Not only have the parties in Tshwane bastardised local democracy, they have also imperilled the very idea of a developmental local government. A White Paper on local government drawn up two decades ago defined a developmental local government as one that was committed to
working with citizens and groups within the community to find sustainable ways to meet their social, economic and material needs and improve the quality of lives.
Democracy in a context of developmental local government means “returning power to the ordinary people”.
But this is not possible when parties put their own partisan power interests above those of citizens, as shown by the paralysis in the running of Tshwane.
Ada Colau became the first woman mayor of Barcelona in 2015 as part of Barcelona en Comu (Barcelona in Common), the citizen-led platform that took power from a political caste that had ruled the city for four decades.
The idea of citizen-led city leadership – as opposed to party-led leadership – has gained momentum ever since. In 2017, for example, the new urban movement convened in Barcelona under the banner of Fearless Cities embraced the new municipalism as the theoretical construct for the pursuit of citizen-led city leadership.
This trend counteracts the party system, which concentrates power in the political elites rather than the citizens. New municipalism ensures local democracy, which the party system sometimes fails to deliver.
Local democracy should be citizen-centred. The Greeks called this demos, which meant “the body of citizens collectively”. Political parties often strip democracy of this important dimension.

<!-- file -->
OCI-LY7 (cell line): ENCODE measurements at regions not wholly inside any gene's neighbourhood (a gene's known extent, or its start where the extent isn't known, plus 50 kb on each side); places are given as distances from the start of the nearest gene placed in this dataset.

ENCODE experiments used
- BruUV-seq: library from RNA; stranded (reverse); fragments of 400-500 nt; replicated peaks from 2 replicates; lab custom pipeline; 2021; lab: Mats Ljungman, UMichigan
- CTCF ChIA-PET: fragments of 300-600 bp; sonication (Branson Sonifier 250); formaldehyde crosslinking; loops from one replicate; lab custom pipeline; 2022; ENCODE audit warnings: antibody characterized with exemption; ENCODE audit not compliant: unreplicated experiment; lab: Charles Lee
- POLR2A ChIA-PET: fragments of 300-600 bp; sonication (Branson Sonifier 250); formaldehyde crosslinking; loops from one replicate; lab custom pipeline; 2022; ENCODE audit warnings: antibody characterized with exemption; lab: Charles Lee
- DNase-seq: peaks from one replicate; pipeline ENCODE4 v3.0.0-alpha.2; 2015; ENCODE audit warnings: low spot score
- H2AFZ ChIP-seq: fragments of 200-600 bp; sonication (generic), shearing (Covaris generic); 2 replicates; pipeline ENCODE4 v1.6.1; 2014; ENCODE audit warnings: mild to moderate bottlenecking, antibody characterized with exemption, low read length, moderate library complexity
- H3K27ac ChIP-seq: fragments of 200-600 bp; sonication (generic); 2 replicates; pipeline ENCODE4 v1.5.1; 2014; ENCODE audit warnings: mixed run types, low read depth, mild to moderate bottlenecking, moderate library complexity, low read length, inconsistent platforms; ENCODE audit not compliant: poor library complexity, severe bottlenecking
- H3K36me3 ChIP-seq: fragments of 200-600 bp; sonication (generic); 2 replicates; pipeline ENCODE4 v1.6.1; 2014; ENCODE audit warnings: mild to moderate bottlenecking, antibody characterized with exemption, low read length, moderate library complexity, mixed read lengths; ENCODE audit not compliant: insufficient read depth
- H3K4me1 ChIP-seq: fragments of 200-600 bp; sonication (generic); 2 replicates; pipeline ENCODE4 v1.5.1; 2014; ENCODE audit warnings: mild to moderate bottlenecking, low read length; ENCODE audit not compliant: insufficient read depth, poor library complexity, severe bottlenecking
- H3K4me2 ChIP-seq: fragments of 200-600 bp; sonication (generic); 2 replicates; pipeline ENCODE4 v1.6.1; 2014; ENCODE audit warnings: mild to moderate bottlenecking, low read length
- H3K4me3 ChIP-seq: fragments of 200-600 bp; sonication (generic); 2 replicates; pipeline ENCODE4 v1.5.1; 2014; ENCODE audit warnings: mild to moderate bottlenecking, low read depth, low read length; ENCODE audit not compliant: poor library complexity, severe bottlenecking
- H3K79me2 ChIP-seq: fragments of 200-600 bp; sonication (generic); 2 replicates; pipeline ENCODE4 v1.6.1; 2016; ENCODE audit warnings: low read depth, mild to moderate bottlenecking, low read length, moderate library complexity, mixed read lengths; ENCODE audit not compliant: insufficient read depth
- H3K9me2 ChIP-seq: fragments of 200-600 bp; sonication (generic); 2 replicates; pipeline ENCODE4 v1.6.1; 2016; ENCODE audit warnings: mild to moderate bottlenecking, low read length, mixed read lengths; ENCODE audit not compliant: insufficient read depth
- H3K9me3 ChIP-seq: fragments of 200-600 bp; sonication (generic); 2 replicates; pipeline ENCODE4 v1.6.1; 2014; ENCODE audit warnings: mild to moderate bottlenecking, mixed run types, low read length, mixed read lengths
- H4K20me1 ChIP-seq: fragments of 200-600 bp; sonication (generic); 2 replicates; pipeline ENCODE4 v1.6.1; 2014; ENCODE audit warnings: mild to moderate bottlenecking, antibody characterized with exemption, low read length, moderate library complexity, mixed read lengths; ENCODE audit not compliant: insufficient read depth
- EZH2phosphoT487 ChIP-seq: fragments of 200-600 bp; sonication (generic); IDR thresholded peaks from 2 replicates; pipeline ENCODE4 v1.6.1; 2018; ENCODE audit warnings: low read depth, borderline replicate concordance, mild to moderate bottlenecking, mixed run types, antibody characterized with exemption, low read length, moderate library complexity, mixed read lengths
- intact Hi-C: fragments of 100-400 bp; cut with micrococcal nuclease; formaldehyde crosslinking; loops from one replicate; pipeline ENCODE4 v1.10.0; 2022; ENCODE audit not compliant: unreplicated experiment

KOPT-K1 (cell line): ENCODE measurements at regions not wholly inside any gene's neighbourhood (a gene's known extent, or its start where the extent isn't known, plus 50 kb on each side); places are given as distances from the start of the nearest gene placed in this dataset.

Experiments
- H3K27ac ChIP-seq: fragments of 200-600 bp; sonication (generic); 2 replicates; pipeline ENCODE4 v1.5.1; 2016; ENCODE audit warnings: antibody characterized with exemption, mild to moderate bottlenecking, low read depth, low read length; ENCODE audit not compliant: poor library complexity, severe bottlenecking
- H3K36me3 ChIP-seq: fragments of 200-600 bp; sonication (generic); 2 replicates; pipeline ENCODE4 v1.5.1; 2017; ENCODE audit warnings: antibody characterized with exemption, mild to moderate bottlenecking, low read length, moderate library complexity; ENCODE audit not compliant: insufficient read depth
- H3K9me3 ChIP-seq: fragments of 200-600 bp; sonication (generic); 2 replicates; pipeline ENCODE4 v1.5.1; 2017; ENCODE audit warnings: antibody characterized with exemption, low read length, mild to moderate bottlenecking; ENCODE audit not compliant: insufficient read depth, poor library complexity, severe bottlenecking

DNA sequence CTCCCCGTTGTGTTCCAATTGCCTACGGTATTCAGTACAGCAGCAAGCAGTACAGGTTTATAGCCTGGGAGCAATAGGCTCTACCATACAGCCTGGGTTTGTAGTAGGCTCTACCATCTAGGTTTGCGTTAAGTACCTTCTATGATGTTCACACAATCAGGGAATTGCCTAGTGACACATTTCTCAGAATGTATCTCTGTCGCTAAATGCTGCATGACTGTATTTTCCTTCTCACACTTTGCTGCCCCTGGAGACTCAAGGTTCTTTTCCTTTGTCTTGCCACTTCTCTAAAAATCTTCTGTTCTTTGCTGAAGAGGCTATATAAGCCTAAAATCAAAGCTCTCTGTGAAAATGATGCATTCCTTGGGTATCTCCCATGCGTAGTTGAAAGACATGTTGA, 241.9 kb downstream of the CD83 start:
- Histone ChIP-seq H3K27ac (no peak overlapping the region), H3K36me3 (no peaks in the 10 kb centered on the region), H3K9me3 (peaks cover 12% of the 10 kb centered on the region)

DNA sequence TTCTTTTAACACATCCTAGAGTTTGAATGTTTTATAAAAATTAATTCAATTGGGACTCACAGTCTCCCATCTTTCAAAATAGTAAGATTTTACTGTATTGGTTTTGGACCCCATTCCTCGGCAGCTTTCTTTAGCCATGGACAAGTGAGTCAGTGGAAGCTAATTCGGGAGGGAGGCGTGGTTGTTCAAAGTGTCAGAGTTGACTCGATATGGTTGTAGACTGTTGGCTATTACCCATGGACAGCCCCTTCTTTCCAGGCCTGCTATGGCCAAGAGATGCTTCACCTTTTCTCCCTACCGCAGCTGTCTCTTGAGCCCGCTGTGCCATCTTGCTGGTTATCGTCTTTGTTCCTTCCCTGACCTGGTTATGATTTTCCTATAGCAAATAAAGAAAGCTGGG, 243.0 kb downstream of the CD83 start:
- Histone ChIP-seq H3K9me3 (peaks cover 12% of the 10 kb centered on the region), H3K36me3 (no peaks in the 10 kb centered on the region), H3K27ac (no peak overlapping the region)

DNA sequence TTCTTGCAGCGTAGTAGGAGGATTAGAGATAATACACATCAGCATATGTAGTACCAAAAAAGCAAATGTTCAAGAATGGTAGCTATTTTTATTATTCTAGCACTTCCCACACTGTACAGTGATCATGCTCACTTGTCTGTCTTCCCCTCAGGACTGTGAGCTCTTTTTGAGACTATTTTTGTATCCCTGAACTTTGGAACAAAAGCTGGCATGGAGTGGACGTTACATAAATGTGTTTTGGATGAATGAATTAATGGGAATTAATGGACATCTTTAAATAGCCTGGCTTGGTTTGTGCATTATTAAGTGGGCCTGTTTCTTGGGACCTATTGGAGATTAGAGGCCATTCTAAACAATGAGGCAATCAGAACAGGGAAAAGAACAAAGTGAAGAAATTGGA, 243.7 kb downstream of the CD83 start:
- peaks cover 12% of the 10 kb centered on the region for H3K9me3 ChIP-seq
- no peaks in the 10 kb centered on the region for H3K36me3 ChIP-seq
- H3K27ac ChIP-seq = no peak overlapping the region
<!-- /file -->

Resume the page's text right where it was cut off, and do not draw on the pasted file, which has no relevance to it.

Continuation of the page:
Fortunately, the basis for situating local governance within the people already exists in South Africa’s electoral system. For the purpose of local polls, a city is divided into wards, each electing its representative for the municipal council. Many such representatives stand as independents.
This arrangement is not ideal because such a ward candidate may be a representative of a political party. But this can be countered by having the majority of candidates directly elected by residents.
A ward candidate should be the nominee of the residents of the ward and should be accountable to them directly. Ideally all – or most – seats in the council should be filled by the representatives of wards. This will ensure that the leadership of cities is made up of the “representatives of urban society”.